17th April 1998 at 01:00
Britain has a noble history of maverick rebels who have challenged the rule of law for what they believe is a higher principle.

Robin Hood, the Tolpuddle Martyrs, and the suffragettes all broke the law to create a better society - and some paid the price for it in the process.

Now Carborundum can add another name, someone who in his own small way is making a stand - in this case to improve the lot of (you'll be pleased to hear) teachers.

Step forward Graham Lane, bashful education chair of the Local Government Association, who has taken unilateral action on that most annoying of legal obligations, the annual school governors' meeting for parents.

These meetings, which all schools must by law hold once a year but which few parents ever attend, have been singled out by some teachers' leaders as one of the first things to go in the fight against unnecessary bureaucracy.

But we can reveal that Mr Lane, chairman of governors at a school in his home borough of Newham, east London, has already acted - his school has just stopped holding them, in flagrant breach of the law.

And he admits he is prepared to face the authorities over his actions. "People tell me I'm breaking the law," he boasts. "I just say: 'Call the police then'".

All recipes for cakes containing jailbreaking equipment should be forwarded to Chateau Carborundum as soon as possible.

Carborundum can report a marvellous instance of the cart coming before the horse.

Almost two years after TWA Flight 800 crashed into the sea off Long Island, New York, killing all 230 passengers and crew , investigators concluded last week that an electrical fault in the fuel tank probably caused the fatal explosion.

But their painstaking research has taken so long that their recommendations on future air safety came out one month after academics at Leicester University produced an investigation into the investigation.

Leicester's Scarman Centre for the Study of Public Order looked at the impact that the FBI's theory of a terrorist bomb or missile attack had on the investigative team's attempts to get at the truth.

The terrorist theory was finally discarded last year after the National Transportation Safety Board concluded there was no evidence to support it.

Leicester's Dr Simon Bennett says the US let its view of itself as a hapless victim of home-grown or internationally-sponsored terrorism cloud its judgment.

The NTSB stayed objective but was still obliged to challenge the consensus - something which took "time and money - resources the NTSB was short of", the report says.

Fortunately Leicester University isn't constrained by such a weight of public opinion - with the result that its own research can be concluded that much more quickly ...

As Easter wears on, and the brotherly (and sisterly) love of the teacher union conferences is spilled across the nation's television screens nightly, it is always a matter of awe and wonder to Carborundum that no one is actually murdered during these events.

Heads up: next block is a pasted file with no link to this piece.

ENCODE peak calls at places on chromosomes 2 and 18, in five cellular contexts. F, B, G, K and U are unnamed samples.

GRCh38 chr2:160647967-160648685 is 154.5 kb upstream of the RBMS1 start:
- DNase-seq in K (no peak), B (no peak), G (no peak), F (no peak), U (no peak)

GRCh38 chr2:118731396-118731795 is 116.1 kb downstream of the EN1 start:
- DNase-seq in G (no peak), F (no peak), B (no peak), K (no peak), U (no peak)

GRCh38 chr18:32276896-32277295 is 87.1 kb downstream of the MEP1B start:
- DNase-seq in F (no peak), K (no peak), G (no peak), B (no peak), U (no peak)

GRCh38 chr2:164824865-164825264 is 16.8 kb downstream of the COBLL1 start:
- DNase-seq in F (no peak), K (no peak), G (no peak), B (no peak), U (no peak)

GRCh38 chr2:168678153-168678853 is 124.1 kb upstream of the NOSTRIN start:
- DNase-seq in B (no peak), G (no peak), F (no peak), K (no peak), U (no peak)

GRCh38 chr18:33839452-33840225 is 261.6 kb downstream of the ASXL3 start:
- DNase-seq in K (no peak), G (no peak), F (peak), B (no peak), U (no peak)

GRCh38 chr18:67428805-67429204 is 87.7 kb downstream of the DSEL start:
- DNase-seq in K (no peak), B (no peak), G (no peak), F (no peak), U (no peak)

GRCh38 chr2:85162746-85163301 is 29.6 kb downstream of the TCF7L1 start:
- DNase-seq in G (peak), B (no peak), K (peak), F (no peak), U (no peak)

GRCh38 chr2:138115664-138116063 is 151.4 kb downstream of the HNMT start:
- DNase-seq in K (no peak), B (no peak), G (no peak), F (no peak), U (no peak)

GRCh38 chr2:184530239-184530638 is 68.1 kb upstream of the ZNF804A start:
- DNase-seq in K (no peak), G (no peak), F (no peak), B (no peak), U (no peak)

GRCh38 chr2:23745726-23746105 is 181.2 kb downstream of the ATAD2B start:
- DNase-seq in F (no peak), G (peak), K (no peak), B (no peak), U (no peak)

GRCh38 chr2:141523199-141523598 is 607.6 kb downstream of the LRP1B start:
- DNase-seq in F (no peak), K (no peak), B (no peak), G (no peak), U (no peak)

And it turns out that it is not just Carborundum who keeps superstitious fingers crossed for peace. Apparently Association of Teachers and Lecturers officials spent a nervous couple of hours recently glued to an episode of the faintly bucolic Midsomer Murders, a telly detective show starring John Nettles.

The series starred a murderous teacher in one episode. The worry? The on-set staffroom included a poster for the ATL and the fear was that the baddie would turn out to be a member. It's not good for recruitment, you know.

Still, if unions had wanted to organise a good lynching the prime culprit might be one M G Mollart, who wrote a letter to his (or her) local paper recently, suggesting ways in which councils might cut costs for local taxpayers. "Why don't councils use school teachers during their long summer break to cover other council workers' holidays? They could tackle all duties, ie., clerical, hospital, refuse disposal, park attendants - the list is endless."

The line between parody and the English education system is wearing a little too thin for some teachers, it seems.

A company called Courseware Productions, which produces Jim Sweetman's English books for secondary schools, is in the habit of sending out jokey flyers. The most recent carried a spoof news item about the introduction of a Grammar House in which children would chant the names of parts of speech in unison, there would be whole-class teaching of subjunctive tenses for 12-year-olds and the neat copying of Old Testament verses in joined-up writing would be encouraged.

Real books would be replaced by specially devised texts, some written especially for boys. The first of these would be called "Woodhead Messes Up" and would be available from September.

On April 2 the company took an anxious call from a teacher desperate to know when all this was going to start. Or was it - please say it was - just an April Fool's joke?


Subscribe to get access to the content on this page.

If you are already a Tes/ Tes Scotland subscriber please log in with your username or email address to get full access to our back issues, CPD library and membership plus page.

Not a subscriber? Find out more about our subscription offers.
Subscribe now
Existing subscriber?
Enter subscription number


The guide by your side – ensuring you are always up to date with the latest in education.

Get Tes magazine online and delivered to your door. Stay up to date with the latest research, teacher innovation and insight, plus classroom tips and techniques with a Tes magazine subscription.
With a Tes magazine subscription you get exclusive access to our CPD library. Including our New Teachers’ special for NQTS, Ed Tech, How to Get a Job, Trip Planner, Ed Biz Special and all Tes back issues.

Subscribe now